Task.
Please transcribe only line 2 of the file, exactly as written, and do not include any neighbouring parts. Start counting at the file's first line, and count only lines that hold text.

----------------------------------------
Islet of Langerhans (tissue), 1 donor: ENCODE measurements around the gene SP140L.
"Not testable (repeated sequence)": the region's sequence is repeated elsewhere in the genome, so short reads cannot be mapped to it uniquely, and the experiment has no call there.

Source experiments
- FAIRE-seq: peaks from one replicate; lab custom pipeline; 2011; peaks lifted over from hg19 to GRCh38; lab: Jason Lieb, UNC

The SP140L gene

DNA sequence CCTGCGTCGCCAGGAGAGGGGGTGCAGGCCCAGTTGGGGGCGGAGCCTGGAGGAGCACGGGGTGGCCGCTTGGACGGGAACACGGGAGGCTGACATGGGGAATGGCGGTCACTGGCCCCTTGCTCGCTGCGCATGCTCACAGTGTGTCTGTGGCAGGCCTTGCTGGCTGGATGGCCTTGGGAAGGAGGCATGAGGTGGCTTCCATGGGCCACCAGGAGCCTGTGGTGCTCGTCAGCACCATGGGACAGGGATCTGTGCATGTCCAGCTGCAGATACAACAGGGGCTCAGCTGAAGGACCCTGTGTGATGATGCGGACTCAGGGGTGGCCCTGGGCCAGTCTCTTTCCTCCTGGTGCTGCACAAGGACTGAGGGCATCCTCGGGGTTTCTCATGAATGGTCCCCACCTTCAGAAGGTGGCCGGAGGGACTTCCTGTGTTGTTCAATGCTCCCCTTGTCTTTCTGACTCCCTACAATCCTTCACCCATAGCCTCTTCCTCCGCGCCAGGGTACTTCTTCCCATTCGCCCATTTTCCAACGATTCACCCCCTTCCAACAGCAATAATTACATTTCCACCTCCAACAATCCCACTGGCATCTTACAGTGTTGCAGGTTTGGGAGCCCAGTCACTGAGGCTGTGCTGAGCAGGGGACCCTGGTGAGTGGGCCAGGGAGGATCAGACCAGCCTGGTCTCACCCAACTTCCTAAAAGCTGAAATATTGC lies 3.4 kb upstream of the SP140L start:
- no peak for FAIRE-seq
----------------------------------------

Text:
"Not testable (repeated sequence)": the region's sequence is repeated elsewhere in the genome, so short reads cannot be mapped to it uniquely, and the experiment has no call there.